The Press Herald's Maine Sunday Telegram announced its new Dine Out Maine restaurant reviewer yesterday: James Schwartz.
Schwartz has covered food, travel and architecture for The Washington Post, Downeast, Coastal Living and Southern Living magazines for more than 30 years. Long a commuter between Portland and Washington, D.C., he retired from his job as vice president at the National Trust for Historic Preservation in 2013 and relocated to Maine. He lives in Cape Elizabeth and Brooklin.
In his first review, the critic takes on Artemisia Cafe's dinner service (Artemisia has a separate dinner chef, which may not be common but isn't unheard of - Hot Suppa also tends to have separate chefs in charge of different meals). It's a straightforward piece with no real gimmicks, focusing on the food and ambiance of the restaurant in question. According to Schwartz, his preconceived notions were less than charitable, as the West End eatery looks "ordinary," has a reputation for slow service, and has no "feints toward elegance."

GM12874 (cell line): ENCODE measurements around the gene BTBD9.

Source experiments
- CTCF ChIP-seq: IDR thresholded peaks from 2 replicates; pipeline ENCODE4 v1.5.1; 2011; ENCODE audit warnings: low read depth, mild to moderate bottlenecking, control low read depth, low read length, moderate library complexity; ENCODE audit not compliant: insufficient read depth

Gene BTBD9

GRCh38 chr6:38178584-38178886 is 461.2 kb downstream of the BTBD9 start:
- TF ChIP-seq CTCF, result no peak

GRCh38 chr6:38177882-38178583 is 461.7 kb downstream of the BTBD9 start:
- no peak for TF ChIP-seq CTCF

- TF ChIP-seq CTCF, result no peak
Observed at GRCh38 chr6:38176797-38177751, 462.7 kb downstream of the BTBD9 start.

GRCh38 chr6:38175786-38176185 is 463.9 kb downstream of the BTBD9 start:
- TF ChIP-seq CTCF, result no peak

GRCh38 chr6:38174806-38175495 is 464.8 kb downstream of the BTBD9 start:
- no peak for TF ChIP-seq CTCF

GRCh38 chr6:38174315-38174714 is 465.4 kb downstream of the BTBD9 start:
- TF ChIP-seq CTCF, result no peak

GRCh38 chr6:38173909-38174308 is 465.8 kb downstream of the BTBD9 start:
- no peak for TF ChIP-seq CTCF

Artemisia fares well in the end, though, as the service is speedy and all three diners "raved" about chef Guy Frenette's "short, seasonal menu" with plenty of "Italian roots." Schwartz hands out four stars for supper.
The dishes may have changed by the time readers make it to the cafe, but for the record, Schwartz praises everything from appetizers of braised octopus crostone ("an eye-opening stew of complex flavor") and Maine crab in a halved avocado ("elevated" by pickled ginger and a "satisfying whiff of spice") to entrees of roasted Casco Bay cod as well as grilled chicken ("often a yawner," but "paired with a vivid arugula pesto, which added an irresistible peppery bite to the plain breast meat").
It wasn't a win across the board, however, as "the sweets paled in comparison to the rest of the meal." The zeppoli were "heavy," the gelato "store-bought from Talenti" (a particularly odd choice for a restaurant big on "fresh, local ingredients" whose chef could easily walk down the street to any number of locally-loved gelato producers). The takeaway: Just fill up on starters and main courses and skip dessert.
Will the slings and arrows remain sheathed or do readers already have a bone to pick with the latest writer to take up the daunting role of premier restaurant critic in Maine?